An application developer now has the following options to control execution time of the Promise (declared in Promise interface itself):

<T> Promise<T> orTimeout(long timeout, TimeUnit unit[, boolean cancelOnTimeout = true])
<T> Promise<T> orTimeout(Duration duration[, boolean cancelOnTimeout = true])

These methods creates a new Promise that is either settled successfully/exceptionally when original promise is completed within a timeout given; or it is settled exceptionally with a TimeoutException when time expired. In any case, handling code is executed on the default asynchronous Executor of the original Promise.

Executor myExecutor = ...; // Get an executor
Promise<String> callPromise = CompletableTask
    .supplyAsync( () -> someLongRunningIoBoundMehtod(), myExecutor )
    .orTimeout( Duration.ofSeconds(3) );

Promise<?> nextPromiseSync = callPromise.whenComplete((v, e) -> processResultSync(v, e));
Promise<?> nextPromiseAsync = callPromise.whenCompleteAsync((v,e) -> processResultAsync(v, e));

In the example above callPromise will be settled within 3 seconds either successfully/exceptionally as a result of the someLongRunningIoBoundMehtod execution, or exceptionally with a TimeoutException.

It's worth to mention, that both processResultSync and processResultAsync will be executed with myExecutor, if timeout is triggered - this rule is true for all timeout-related methods.

The optional cancelOnTimeout parameter defines whether or not to cancel the original Promise when time is expired; it is implicitly true when omitted. So in example above the someLongRunningIoBoundMehtod will be interrupted if it takes more than 3 seconds to complete. Pay attention: any Promise is cancellable on timeout, even wrappers created via Promises.from(stage), but only CompletableTask is interruptible!

Cancelling original promise on timeout is a desired behavior in most cases but not always. In reality, "Warn-first-Cancel-next" scenarios are not rare, where "warn" may be logging, sending notification emails, showing messages to user on UI etc. The library provides an option to set several non-cancelling timeouts like in the example below:

Executor myExecutor = ...; // Get an executor
Promise<String> resultPromise = CompletableTask
    .supplyAsync( () -> someLongRunningIoBoundMehtod(), executor );

// Show UI message to user to let him/her know that everything is under control
Promise<?> t1 = resultPromise
    .orTimeout( Duration.ofSeconds(2), false )
    .exceptionally( e -> {
      if (e instanceof TimeoutException) {
        UI.showMessage("The operation takes longer than expected, please wait...");
      }
      return null;
    }, false); 

// Show UI confirmation to user to let him/her cancel operation explicitly
Promise<?> t2 = resultPromise
    .orTimeout( Duration.ofSeconds(5), false )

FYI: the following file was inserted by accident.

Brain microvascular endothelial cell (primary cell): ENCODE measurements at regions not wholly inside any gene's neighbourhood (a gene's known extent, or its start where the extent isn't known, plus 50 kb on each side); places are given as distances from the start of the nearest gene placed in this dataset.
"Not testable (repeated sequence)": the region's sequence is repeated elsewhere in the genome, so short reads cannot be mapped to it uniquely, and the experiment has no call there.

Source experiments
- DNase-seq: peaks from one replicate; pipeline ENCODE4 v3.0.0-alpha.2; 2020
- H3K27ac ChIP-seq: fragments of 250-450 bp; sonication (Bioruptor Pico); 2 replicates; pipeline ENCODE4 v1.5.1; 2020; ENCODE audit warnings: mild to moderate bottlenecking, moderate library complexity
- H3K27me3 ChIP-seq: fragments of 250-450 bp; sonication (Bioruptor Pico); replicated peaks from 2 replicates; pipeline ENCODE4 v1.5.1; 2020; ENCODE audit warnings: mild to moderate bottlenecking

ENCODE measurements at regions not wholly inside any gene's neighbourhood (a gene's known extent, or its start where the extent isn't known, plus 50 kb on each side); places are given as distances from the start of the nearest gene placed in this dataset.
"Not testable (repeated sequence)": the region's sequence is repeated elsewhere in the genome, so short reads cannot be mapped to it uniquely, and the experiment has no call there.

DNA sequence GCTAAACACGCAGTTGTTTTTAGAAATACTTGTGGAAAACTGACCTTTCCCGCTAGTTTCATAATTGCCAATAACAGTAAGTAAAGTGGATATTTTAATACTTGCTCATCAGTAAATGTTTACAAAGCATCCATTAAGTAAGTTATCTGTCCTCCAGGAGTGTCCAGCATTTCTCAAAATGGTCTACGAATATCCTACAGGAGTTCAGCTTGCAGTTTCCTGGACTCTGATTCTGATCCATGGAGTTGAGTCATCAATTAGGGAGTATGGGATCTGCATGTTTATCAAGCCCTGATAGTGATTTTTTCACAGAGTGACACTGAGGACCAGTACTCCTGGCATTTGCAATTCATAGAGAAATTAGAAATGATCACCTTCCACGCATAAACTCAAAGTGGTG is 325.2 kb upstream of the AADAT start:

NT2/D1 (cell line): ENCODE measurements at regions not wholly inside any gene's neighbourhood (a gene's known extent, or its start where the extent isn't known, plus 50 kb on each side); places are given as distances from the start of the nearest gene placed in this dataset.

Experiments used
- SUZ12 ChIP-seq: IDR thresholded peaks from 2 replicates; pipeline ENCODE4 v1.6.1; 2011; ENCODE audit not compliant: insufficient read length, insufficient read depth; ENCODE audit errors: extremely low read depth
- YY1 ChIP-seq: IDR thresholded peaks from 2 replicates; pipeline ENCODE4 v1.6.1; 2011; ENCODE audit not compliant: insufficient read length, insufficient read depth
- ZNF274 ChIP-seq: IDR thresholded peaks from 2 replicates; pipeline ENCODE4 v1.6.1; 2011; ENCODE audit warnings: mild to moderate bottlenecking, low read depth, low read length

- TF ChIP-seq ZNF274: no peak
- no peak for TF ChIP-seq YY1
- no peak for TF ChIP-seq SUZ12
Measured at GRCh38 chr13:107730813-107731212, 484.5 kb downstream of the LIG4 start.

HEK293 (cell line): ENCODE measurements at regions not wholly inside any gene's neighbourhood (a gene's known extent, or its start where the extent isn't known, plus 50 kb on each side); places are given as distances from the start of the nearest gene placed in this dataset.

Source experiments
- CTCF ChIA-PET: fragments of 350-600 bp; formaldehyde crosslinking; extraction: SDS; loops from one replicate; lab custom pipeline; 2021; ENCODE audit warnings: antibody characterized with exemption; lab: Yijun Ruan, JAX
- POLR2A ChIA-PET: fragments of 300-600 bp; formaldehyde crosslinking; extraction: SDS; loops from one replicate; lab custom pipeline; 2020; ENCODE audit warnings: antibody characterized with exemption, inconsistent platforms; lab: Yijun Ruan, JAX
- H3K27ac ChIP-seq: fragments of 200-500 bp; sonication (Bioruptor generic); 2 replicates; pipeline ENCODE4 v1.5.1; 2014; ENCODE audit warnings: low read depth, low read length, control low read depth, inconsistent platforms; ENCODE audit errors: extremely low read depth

.exceptionally( e -> {
      if (e instanceof TimeoutException) {
        UI.clearMessages();
        UI.showConfirmation("Service does not respond. Do you whant to cancel (Y/N)?");
      }
      return null;
    }, false); 

// Cancel in 10 seconds
resultPromise.orTimeout( Duration.ofSeconds(10), true );

Please note that the timeout is started from the call to the orTimeout method. Hence, if you have a chain of unresolved promises ending with the orTimeout call then the whole chain should be completed within the time given:

Executor myExecutor = ...; // Get an executor
Promise<String> parallelPromise = CompletableTask
    .supplyAsync( () -> someLongRunningDbCall(), executor );
Promise<List<String>> resultPromise = CompletableTask
    .supplyAsync( () -> someLongRunningIoBoundMehtod(), executor )
    .thenApplyAsync( v -> converterMethod(v) )
    .thenCombineAsync(parallelPromise, (u, v) -> Arrays.asList(u, v))
    .orTimeout( Duration.ofSeconds(5) );

In the latest example resultPromise will be resolved successfully if and only if all of someLongRunningIoBoundMehtod, converterMethod and even someLongRunningDbCall are completed within 5 seconds. If it's necessary to restrict execution time of the single step, please use standard CompletionStage.thenCompose method. Say, that in the previous example we have to restrict execution time of the converterMethod only. Then the modified chain will look like:

Promise<List<String>> resultPromise = CompletableTask
    .supplyAsync( () -> someLongRunningIoBoundMehtod(), executor )
    // Restict only execution time of converterMethod
    // -- start of changes
    .thenCompose( v -> 
        CompletableTask.completed(v, executor)
                       .thenApplyAsync(vv -> converterMethod(vv))
                       .orTimeout( Duration.ofSeconds(5) )
    )
    // -- end of changes
    .thenCombineAsync(parallelPromise, (u, v) -> Arrays.asList(u, v))
    ;

Moreover, in the original example only the call to the thenCombineAsync will be cancelled on timeout (the last in the chain), to cancel the whole chain please use the functionality of the DependentPromise interface (will be discussed later):

Executor myExecutor = ...; // Get an executor
Promise<String> parallelPromise = CompletableTask
    .supplyAsync( () -> someLongRunningDbCall(), executor );
Promise<List<String>> resultPromise = CompletableTask
    .supplyAsync( () -> someLongRunningIoBoundMehtod(), executor )
    .dependent()
    // enlist promise of someLongRunningIoBoundMehtod for cancellation
    .thenApplyAsync( v -> converterMethod(), true )  
    // enlist result of thenApplyAsync and parallelPromise for cancellation
    .thenCombineAsync(parallelPromise, (u, v) -> Arrays.asList(u, v), PromiseOrigin.ALL)